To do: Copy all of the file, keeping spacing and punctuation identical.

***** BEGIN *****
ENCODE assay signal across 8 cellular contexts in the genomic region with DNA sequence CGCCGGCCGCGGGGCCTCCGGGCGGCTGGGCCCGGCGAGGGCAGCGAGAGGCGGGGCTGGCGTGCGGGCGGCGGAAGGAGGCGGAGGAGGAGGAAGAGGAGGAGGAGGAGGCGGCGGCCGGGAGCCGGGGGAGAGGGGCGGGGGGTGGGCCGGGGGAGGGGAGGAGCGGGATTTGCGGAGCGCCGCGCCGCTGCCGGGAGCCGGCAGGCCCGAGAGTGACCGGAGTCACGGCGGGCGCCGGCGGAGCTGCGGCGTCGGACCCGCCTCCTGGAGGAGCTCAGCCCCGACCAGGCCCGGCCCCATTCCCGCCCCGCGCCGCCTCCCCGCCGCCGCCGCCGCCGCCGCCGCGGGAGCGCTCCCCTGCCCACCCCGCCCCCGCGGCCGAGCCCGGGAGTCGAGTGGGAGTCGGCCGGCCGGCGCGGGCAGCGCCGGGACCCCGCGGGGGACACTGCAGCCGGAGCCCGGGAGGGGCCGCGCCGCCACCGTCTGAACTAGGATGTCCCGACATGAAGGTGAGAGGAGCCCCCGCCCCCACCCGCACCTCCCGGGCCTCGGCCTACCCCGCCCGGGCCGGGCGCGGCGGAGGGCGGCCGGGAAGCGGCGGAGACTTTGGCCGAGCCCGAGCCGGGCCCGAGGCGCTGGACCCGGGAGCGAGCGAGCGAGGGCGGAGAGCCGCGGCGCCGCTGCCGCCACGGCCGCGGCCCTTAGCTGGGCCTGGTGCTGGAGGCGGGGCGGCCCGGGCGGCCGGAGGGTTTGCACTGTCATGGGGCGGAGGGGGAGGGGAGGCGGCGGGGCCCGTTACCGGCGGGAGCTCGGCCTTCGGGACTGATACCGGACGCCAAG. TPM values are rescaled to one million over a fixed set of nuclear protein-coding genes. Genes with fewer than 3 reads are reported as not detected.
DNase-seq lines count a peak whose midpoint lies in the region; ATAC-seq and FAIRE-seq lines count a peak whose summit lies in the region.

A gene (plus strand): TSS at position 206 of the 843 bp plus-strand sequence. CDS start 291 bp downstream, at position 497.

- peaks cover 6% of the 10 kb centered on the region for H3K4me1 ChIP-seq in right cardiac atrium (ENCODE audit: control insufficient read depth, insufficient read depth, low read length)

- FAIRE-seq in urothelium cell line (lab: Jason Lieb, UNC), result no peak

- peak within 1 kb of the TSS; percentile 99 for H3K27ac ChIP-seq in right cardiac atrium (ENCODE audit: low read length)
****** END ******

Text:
ENCODE assay signal across 8 cellular contexts in the genomic region with DNA sequence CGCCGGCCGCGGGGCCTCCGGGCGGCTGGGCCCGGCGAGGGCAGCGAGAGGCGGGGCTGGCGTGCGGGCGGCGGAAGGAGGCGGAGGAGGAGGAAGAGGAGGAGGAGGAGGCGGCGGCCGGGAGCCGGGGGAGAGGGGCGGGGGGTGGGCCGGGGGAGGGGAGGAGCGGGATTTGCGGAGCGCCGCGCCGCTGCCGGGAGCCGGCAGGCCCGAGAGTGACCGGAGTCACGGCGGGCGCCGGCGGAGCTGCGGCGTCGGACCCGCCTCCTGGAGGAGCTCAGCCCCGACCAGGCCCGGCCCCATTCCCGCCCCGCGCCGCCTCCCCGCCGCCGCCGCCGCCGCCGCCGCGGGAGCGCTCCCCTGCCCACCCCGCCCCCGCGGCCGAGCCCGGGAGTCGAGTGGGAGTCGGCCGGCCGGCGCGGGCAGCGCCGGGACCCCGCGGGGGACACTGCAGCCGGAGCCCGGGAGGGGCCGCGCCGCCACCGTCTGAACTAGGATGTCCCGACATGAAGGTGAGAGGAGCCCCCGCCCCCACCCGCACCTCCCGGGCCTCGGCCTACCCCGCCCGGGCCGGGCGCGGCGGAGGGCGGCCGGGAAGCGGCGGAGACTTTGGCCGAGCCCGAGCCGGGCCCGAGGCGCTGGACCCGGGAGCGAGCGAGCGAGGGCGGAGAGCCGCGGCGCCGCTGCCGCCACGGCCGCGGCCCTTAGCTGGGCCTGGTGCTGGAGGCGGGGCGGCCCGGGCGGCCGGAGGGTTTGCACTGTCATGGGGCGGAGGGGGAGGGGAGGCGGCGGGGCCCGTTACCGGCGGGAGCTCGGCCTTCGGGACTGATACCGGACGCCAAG. TPM values are rescaled to one million over a fixed set of nuclear protein-coding genes. Genes with fewer than 3 reads are reported as not detected.
DNase-seq lines count a peak whose midpoint lies in the region; ATAC-seq and FAIRE-seq lines count a peak whose summit lies in the region.

A gene (plus strand): TSS at position 206 of the 843 bp plus-strand sequence. CDS start 291 bp downstream, at position 497.

- peaks cover 6% of the 10 kb centered on the region for H3K4me1 ChIP-seq in right cardiac atrium (ENCODE audit: control insufficient read depth, insufficient read depth, low read length)

- FAIRE-seq in urothelium cell line (lab: Jason Lieb, UNC), result no peak

- peak within 1 kb of the TSS; percentile 99 for H3K27ac ChIP-seq in right cardiac atrium (ENCODE audit: low read length)